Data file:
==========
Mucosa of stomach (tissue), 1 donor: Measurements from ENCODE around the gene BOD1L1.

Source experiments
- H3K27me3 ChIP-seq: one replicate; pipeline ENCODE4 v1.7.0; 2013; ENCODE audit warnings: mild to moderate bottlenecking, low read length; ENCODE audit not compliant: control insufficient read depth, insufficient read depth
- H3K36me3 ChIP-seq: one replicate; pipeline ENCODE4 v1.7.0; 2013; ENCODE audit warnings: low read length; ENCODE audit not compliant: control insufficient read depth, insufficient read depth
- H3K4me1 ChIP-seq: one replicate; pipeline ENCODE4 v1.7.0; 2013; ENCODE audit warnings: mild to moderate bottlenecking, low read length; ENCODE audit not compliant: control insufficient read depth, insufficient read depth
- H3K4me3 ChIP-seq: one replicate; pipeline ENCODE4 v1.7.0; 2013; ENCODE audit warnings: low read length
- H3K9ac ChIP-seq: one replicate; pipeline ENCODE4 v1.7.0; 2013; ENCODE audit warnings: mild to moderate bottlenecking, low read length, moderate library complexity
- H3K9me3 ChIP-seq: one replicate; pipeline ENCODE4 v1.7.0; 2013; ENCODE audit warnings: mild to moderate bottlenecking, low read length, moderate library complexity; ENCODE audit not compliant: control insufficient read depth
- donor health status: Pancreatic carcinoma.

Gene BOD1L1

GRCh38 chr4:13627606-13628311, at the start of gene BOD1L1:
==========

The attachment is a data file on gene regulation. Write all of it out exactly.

Mucosa of stomach (tissue), 1 donor: Measurements from ENCODE around the gene BOD1L1.

Source experiments
- H3K27me3 ChIP-seq: one replicate; pipeline ENCODE4 v1.7.0; 2013; ENCODE audit warnings: mild to moderate bottlenecking, low read length; ENCODE audit not compliant: control insufficient read depth, insufficient read depth
- H3K36me3 ChIP-seq: one replicate; pipeline ENCODE4 v1.7.0; 2013; ENCODE audit warnings: low read length; ENCODE audit not compliant: control insufficient read depth, insufficient read depth
- H3K4me1 ChIP-seq: one replicate; pipeline ENCODE4 v1.7.0; 2013; ENCODE audit warnings: mild to moderate bottlenecking, low read length; ENCODE audit not compliant: control insufficient read depth, insufficient read depth
- H3K4me3 ChIP-seq: one replicate; pipeline ENCODE4 v1.7.0; 2013; ENCODE audit warnings: low read length
- H3K9ac ChIP-seq: one replicate; pipeline ENCODE4 v1.7.0; 2013; ENCODE audit warnings: mild to moderate bottlenecking, low read length, moderate library complexity
- H3K9me3 ChIP-seq: one replicate; pipeline ENCODE4 v1.7.0; 2013; ENCODE audit warnings: mild to moderate bottlenecking, low read length, moderate library complexity; ENCODE audit not compliant: control insufficient read depth
- donor health status: Pancreatic carcinoma.

Gene BOD1L1

GRCh38 chr4:13627606-13628311, at the start of gene BOD1L1: